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Weeds developing resistance to herbicides pose a significant threat to profitability, and undermine our ability to produce food and fuel crops and to meet many environmental objectives.
In general the more effective a herbicide is, the greater the risk of resistance.
The more herbicides that are used the lower is overall crop profitability, and the more likely it is that they will be found in water and that control will be so broad spectrum that too few desirable plant species survive.
Spring cropping, to counter severe grassweed resistance, may be good for biodiversity and reduce herbicide use, but it reduces production and leaves little profit.
So how can we move forward?
We must develop our understanding of resistance based on weed biology and herbicides impact.
We cant rely on new products becoming available, so we must strive to hold onto a wide range of useful ones.
Mixtures and sequences only delay resistance so we must use them effectively and efficiently alongside cost-effective cultural control.
We should also use all herbicides in a way that reduces risks to water quality.
Information is available to achieve both resistance and water quality objectives, but it must be readily accessible.
Which partner is best to use to delay resistance build-up to Atlantis?
Usually the advice is to use a residual like pendimethalin or trifluralin, but do they really contribute much when sprayed at 2-3 leaf stage. Would they be better applied earlier when they might actually take out blackgrass to reduce the pressure on Atlantis?
And what about Hawk? It’s pricing has come down significantly (see next week’s FW), and provided there isn’t fop-resistance in the population, you could argue it will control soem blackgrass when applied with Atlantis. But is it a good strategy to use two high-risk actives at the same time? Does it increase the chances of double target-site resistance (i.e. target site resistance to both fops and sulfonylureas (Atlantis). occurring?
Mike, in reply to both yours and Stephens questions, the best anti resistance strategy to any individual or family of products is not to use them.
Thats simply said of course and in reality we will use what works …the key point to remember is that while we use them we will select for resistance. The practical approach is to rotate the active type that we use for the target weeds. In BLW’s we can use hormones, these have earlier growth stage restrictions than SU’s but if an early germination occurs we can take the opportunity of using them to good effect and give the Ally/starane a rest. Likewise in blackgrass growers should use a range of actives and use rapid seed tests to check resistance status on THEIR OWN grassweed population. If IPU or Hawk was dropped because control taled off ask yourself when you last used them …they could offer a high level of control again now.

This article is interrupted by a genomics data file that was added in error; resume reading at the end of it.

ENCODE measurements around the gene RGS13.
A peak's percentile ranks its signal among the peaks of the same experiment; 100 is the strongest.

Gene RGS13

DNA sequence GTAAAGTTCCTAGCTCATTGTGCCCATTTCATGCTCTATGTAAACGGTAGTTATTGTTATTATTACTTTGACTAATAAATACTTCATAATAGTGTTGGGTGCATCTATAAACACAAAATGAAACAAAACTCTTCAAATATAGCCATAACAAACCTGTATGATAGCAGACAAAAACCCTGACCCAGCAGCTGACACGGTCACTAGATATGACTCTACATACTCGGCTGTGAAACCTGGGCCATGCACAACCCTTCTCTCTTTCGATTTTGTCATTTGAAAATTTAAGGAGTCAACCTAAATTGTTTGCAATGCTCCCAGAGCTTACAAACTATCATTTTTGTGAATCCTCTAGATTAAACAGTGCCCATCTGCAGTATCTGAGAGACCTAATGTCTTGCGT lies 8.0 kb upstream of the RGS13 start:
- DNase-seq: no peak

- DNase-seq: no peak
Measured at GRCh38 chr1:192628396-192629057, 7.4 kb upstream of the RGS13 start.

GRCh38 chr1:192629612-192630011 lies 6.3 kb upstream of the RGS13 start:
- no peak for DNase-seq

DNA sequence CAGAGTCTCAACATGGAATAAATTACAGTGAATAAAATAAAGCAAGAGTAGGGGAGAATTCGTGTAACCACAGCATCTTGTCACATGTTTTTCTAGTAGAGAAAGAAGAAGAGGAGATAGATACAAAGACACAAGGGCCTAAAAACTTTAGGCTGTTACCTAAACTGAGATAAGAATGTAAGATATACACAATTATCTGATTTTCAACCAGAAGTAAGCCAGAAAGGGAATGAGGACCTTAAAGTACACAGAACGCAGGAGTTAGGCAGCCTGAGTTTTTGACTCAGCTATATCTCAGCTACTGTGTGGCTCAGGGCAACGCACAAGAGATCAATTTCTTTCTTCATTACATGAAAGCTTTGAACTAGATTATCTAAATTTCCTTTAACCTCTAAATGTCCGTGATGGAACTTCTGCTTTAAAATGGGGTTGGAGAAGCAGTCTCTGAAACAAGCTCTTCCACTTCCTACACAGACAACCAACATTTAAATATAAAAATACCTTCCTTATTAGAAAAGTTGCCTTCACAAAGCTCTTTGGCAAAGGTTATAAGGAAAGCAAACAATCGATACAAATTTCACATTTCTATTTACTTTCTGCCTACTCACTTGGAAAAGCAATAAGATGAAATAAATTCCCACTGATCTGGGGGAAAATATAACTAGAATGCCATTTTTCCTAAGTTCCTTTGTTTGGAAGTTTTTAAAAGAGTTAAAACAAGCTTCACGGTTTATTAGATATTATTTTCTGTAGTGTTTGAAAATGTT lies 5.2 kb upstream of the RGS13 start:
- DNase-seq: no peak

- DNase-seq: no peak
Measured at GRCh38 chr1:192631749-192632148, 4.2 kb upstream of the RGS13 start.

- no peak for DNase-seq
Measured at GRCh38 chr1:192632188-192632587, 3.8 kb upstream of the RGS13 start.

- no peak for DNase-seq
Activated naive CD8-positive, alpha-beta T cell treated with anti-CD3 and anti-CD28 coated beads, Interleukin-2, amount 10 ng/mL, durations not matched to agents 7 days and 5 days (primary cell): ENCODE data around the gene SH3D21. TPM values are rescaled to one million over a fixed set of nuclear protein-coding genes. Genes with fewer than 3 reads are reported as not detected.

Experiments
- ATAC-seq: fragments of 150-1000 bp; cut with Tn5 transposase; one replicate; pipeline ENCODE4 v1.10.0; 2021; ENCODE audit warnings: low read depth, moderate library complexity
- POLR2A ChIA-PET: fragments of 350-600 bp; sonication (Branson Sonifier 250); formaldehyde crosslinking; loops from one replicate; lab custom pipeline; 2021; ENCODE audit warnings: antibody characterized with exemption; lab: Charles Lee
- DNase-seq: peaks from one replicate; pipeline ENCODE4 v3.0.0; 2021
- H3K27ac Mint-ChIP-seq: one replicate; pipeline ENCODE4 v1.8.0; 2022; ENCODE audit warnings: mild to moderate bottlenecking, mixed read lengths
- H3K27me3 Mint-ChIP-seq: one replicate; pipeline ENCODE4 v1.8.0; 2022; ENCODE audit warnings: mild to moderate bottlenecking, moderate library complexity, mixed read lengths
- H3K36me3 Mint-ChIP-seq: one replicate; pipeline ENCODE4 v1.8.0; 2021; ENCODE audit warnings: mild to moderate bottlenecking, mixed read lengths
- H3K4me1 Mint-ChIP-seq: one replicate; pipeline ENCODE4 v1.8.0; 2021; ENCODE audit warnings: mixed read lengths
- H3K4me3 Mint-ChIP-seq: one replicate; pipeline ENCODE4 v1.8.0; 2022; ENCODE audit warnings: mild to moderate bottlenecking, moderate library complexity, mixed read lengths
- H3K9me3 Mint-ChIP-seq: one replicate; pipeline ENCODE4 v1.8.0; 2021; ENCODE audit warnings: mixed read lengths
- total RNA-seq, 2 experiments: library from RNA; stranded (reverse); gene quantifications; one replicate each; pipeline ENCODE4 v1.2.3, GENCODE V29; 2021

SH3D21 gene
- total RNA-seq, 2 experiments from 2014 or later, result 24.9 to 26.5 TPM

There is talk of pendimethalin effectiveness reducing …again, has it infact ever been used on your own grassweed population? if not you may get very high levels of control. With all products remember that EMR resistance developes as the plant matures so spray very early in the life of the plant, 1-3 leaves and look carefully at the application technique you use.
There is very limited evidence that EMR resistance actually develops as the weeds mature as the knowledge about the actual metabolic processes involved in resistant weeds is still poorly understood. Indeed we can pick up clear evidence of metabolic resistance to pendimethalin in germinating seeds. However, I would agree that in general that it is easier to kill small resistance plants than big ones, but there may be some exceptions to this. For example, small cold stressed blackgrass plants may not be well controlled by Atlantis whereas larger actively growing plants may be.
Another point is that mixtures and sequences should not be seen as a resistance prevention strategy, rather a delaying strategy. One only has to look at the history of ‘fop’ and ‘dim’ resistance which shows clearly that use of other herbicides in combination with them did not prevent resistance developing. Surveys indicate that resistance in black-grass to fops/dims occurs on most farms where herbicides have been sprayed regularly, and on virtually all of these fop/dims will have been used in mixture and sequence with many other herbicides in various crops (IPU, triallate, pendimethalin, trifluralin, propyzamide etc.). Their use did not stop resistance developing, so no one should be surprised if resistance to the ‘new kid on the block’ i.e. Atlantis, develops despite using mixtures and sequences of other herbicides. The problem is that whereas in the past there was a steady stream of new herbicides coming along to save the day, that does not seem to be the case now. There are new herbicides beining developed, but none appear to be band new modes of action, rather variations on a theme.
I hope I am not being too patronising here, but it strikes me that nearly all the comments on this forum are from people who are pretty well clued up and have a good grasp of the issues. The real problem is getting through to those who don’t!
I agree with all that you say …particularly your final point! I am not for a moment suggesting that we can prevent resistance building to an active and it maybe that readers of this forum understand a detailed explanation …as far as we know it, perfectly well but I often find that a simple presentation of some basic rules to delay resistance along as possible is more easily digested and acted upon.